Campers at Kaeng Krachan National Park in Phetchaburi province said they were awe when they saw a bright green light in the night sky, and thought it was the aurora borealis, however scientists said “Impossible.”
Pictures of a green glow in the sky were shared on the Facebook page of Khao Panoenthung, prompting some to wonder if the phenomenon was related to the aurora borealis. Those who travelled to Khao Panoenthung Mountain reported seeing green lights and believing it was the aurora borealis as well.
Between 7 and 10 p.m. on Friday, Mongkol Chaipakdee, head of Kaeng Krachan National Park, reported seeing a green light emanate from the mountain in the western sky. There were probably around 200 campers there. When the moon came out, the green light went away.
Above the Tanaosri mountain range, where the highest peak is only 1,200 metres above sea level, the green glow reflected off the clouds. The lights came up when the local mountaintop temperature was around 20 degrees Celsius, he claimed.
On November 2nd, 2021, and January 1st, 2022, photographers at the same spot captured similar lighting.
Authorities shot down the rumour, noting that aurora cannot emerge in the sky over Thailand since the country is too distant from the poles.
An astronomer from Thailand’s National Astronomical Research Institute, named Matipon Tangmatitham, formerly opined that the country was too far from Earth’s poles for aurora to be observed from Bangkok.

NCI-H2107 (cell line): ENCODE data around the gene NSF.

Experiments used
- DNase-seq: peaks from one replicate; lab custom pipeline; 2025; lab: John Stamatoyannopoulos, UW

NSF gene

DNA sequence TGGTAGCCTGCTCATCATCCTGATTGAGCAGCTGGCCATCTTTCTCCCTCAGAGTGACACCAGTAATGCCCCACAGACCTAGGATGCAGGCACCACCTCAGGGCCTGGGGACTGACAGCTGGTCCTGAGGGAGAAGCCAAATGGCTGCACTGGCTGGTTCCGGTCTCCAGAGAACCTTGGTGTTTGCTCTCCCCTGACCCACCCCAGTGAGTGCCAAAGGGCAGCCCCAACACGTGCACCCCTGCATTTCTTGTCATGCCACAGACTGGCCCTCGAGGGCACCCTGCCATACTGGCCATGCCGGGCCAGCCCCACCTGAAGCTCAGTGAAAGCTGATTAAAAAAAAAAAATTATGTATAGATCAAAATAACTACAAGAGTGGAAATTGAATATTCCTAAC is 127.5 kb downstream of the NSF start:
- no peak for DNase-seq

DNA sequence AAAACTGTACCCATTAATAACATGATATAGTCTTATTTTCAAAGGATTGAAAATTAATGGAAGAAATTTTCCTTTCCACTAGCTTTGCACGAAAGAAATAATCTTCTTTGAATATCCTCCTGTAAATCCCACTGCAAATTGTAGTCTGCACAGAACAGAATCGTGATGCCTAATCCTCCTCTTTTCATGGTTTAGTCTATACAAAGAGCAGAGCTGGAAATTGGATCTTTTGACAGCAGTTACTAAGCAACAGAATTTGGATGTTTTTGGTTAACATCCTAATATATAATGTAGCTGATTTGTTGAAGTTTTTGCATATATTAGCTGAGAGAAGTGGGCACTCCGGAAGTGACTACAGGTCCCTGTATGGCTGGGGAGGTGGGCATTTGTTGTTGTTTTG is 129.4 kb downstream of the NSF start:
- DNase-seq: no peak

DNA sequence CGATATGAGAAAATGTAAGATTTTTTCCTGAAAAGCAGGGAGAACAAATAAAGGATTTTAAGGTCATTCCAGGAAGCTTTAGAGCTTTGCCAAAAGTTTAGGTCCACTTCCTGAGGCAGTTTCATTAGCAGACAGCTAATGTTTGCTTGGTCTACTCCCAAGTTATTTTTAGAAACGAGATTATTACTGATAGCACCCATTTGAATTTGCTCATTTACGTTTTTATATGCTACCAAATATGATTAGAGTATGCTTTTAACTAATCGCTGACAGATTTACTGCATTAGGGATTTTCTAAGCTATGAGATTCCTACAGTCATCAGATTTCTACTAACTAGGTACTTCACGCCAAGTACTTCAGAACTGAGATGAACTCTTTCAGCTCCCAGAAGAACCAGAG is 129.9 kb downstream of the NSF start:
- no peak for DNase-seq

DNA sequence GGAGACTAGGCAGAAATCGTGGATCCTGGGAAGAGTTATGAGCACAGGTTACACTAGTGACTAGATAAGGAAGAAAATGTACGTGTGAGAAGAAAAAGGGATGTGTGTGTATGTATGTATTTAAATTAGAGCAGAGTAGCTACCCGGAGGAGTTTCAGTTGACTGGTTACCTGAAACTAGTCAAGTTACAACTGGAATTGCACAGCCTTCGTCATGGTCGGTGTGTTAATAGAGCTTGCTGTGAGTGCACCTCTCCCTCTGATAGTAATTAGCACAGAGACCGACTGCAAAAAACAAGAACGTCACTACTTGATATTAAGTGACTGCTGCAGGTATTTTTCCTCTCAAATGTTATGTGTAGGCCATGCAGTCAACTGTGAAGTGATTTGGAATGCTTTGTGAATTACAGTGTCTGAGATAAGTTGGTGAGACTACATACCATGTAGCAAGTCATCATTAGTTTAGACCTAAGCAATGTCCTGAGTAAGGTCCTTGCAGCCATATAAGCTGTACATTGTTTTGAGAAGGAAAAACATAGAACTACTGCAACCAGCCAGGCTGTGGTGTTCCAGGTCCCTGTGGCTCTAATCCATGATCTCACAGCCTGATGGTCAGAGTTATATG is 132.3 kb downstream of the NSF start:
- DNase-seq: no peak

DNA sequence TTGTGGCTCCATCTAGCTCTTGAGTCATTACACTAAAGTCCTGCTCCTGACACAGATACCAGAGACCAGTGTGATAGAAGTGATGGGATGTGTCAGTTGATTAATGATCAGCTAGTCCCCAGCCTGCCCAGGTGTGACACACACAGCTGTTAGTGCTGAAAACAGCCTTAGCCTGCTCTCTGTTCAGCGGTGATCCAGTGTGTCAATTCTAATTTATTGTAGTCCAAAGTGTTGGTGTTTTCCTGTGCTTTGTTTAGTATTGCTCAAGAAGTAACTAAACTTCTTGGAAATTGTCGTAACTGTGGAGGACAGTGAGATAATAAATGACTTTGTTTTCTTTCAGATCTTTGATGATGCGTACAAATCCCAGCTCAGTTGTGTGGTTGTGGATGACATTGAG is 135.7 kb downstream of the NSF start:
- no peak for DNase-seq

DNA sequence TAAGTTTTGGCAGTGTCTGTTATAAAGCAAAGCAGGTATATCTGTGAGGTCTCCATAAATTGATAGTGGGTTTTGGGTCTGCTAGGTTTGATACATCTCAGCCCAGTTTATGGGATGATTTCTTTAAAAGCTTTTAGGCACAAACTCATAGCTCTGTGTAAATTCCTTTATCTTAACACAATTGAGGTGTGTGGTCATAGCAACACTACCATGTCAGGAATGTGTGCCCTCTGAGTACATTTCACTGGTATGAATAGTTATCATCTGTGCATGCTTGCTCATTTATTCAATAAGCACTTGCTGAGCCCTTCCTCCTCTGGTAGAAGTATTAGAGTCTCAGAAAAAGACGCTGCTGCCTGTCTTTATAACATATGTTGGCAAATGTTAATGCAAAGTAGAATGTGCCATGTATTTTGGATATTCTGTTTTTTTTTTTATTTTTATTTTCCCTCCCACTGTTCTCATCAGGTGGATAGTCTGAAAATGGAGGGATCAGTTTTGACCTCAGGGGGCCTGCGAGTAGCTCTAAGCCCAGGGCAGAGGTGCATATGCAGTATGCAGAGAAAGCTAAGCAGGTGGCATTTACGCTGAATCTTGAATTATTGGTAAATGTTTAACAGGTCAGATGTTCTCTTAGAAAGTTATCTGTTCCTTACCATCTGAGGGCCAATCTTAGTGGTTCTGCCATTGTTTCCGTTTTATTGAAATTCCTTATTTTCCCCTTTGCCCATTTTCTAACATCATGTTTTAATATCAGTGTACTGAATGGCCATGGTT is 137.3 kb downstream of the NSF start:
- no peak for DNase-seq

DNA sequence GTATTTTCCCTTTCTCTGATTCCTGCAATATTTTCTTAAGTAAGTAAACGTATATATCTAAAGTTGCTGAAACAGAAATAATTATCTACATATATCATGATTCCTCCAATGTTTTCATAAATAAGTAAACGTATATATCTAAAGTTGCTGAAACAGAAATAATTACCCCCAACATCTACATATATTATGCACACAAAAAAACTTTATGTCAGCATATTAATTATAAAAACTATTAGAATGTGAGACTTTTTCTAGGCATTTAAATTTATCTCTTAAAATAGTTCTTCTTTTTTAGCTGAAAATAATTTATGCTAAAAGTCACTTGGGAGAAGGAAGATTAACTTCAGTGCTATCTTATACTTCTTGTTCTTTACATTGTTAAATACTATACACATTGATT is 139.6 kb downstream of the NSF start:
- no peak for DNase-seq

He noted that the Aurora were not cloudy. Stars would light through them.
Stargazing was apparently impossible at Kaeng Krachan National Park due to the glare of the green light. According to Mr. Matipon, it was probably visible on clouds that reflected green lights from the ground below.
He reasoned that the many squid boats operating in the Gulf of Thailand were responsible for the green light. Fishermen usually used green lights to entice squid there, he noted.
In the December 2017 photograph, taken by an NASA astronaut from the International Space Station on December 10, 2017, shows the city of Bangkok, the capital and largest city in Thailand, illuminated by city lights.
The adjacent waters of the Andaman Sea and Gulf of Thailand are illuminated by hundreds of green lights on fishing boats.
Fishermen use the lights to attract plankton and fish, the preferred diet of commercially important squid. As the bait swims to the surface, the squid follow to feed and get caught by fishermen.
Aurora Borealis Explained
The Aurora Borealis, also known as the Northern Lights, is a natural light display that occurs in the Earth’s polar regions. It is characterized by colorful, dancing lights in the night sky, primarily in high-latitude regions near the North Pole. Its southern counterpart is called the Aurora Australis, or the Southern Lights, which occurs near the South Pole.
The Northern Lights are caused by the interaction of charged particles from the Sun with the Earth’s magnetic field and atmosphere.
The colors and patterns of the Northern Lights can vary depending on the type of gases in the atmosphere and the altitude at which the interactions occur.
It’s a beautiful and natural phenomenon that has fascinated people for centuries and continues to be a popular tourist attraction in regions like Scandinavia, Canada, and Alaska. To witness the Aurora Borealis, you typically need to visit a location with dark skies, low light pollution, and the right geomagnetic conditions.